NORFOLK, Va. (WAVY) – Every year, the Department of Homeland Security receives thousands of reports of human trafficking cases, but many go unnoticed.
They say millions of men, women and children are trafficked in countries around the world every year and human trafficking has grown to a $32 billion dollar per year industry.
The organizer of a local group, Human Trafficking with Partners, says its time for that to stop.
“It’s not talked about, it’s a very uncomfortable subject because of the stigma that it carries,” says Paula Fillmore, “But it’s a very well-needed subject matter to be discussed.”
That’s why Fillmore and a team of people organized the workshop at the Murray center in Norfolk on Saturday afternoon.
“Our community is caught up in it now so we need to work with our community here in Norfolk, Virginia Beach, and others so that we can allow people to identify that face that will be involved in human trafficking.,” says Deacon Theophilus Lawton.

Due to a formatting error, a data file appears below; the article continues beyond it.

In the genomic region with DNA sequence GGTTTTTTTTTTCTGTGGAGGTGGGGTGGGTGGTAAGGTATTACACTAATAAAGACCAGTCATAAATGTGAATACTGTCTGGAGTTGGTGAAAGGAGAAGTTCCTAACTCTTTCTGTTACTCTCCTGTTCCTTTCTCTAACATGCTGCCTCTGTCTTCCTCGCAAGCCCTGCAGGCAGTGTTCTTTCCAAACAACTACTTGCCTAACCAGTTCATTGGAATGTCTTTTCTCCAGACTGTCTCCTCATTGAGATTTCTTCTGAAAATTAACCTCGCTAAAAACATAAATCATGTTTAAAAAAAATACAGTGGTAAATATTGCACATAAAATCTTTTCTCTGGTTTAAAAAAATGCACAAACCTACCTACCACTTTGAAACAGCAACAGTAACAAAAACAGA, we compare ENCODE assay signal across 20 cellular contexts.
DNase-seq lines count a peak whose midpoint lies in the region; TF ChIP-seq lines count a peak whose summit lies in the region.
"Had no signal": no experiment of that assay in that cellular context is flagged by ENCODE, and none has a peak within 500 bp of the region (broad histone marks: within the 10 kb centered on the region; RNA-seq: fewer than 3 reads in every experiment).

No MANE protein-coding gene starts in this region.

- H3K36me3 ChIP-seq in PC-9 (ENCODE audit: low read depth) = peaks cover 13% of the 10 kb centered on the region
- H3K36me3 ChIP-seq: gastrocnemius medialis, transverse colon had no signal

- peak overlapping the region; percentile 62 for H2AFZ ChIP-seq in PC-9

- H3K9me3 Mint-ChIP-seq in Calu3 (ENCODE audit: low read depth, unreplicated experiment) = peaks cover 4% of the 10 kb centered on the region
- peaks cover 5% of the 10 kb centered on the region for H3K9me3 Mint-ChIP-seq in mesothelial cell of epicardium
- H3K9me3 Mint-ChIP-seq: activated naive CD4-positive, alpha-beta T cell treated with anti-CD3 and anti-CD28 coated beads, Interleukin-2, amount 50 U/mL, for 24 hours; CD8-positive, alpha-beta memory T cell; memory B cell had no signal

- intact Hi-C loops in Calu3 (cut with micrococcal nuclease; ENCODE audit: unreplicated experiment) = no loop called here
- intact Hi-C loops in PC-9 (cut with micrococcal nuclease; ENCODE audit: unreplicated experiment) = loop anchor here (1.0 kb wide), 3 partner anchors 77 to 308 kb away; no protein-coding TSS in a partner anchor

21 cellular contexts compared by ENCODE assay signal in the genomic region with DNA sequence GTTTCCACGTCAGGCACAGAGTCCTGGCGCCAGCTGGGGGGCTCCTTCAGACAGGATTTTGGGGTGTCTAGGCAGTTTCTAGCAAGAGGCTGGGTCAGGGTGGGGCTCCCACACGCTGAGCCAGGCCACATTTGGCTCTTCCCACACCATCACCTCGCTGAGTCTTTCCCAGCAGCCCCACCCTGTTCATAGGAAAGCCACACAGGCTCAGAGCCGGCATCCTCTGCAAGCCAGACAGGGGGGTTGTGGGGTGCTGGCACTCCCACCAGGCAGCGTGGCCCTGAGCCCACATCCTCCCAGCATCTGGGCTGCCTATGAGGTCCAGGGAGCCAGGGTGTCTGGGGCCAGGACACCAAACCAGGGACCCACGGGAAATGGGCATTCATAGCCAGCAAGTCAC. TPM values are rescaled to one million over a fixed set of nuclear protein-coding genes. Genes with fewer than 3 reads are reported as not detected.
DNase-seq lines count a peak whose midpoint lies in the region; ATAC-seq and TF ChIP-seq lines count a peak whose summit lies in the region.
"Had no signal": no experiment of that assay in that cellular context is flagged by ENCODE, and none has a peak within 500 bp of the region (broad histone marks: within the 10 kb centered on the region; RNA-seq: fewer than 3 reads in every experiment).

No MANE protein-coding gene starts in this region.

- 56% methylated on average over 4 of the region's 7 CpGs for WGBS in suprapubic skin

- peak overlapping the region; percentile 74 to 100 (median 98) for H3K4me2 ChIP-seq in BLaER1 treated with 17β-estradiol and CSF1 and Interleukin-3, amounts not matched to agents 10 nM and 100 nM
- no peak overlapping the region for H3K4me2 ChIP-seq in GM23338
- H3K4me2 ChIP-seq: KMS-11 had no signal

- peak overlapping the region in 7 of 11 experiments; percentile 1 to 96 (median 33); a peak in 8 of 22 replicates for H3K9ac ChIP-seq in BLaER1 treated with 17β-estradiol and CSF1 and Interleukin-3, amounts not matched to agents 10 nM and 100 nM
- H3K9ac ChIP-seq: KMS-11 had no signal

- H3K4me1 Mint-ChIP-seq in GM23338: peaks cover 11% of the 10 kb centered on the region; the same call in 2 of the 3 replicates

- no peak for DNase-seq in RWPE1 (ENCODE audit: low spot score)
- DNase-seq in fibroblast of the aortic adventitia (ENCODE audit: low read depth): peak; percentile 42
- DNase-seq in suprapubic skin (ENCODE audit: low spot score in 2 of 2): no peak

Participants heard from a variety of people, including a mother/daughter duo who spoke how relationships can affect human trafficking.
“What our desire to do is to help those who have a healthy relationship already to maintain and sustain that relationship. And those who are struggling, help them to get better skills and to cope better with everything that’s going on.,” says Brittny Gainey, who presented with her mother.
Representatives from local shelters were also on hand — there to offer support and insight.
“We’re clocking somewhere close to about 200 in the last two weeks or month that have been calling Barrett Haven to get involved or for a place to live. So this is an area where we need to have more focus on and get more people involved,” says C. Richard Gillcrese, Barrett Haven shelter executive director.
But the royal blue — the color of human trafficking — showed just how much support is growing.
Representatives from the Norfolk Commonwealth’s attorney’s office and the Virginia attorney general’s office also spoke in a panel.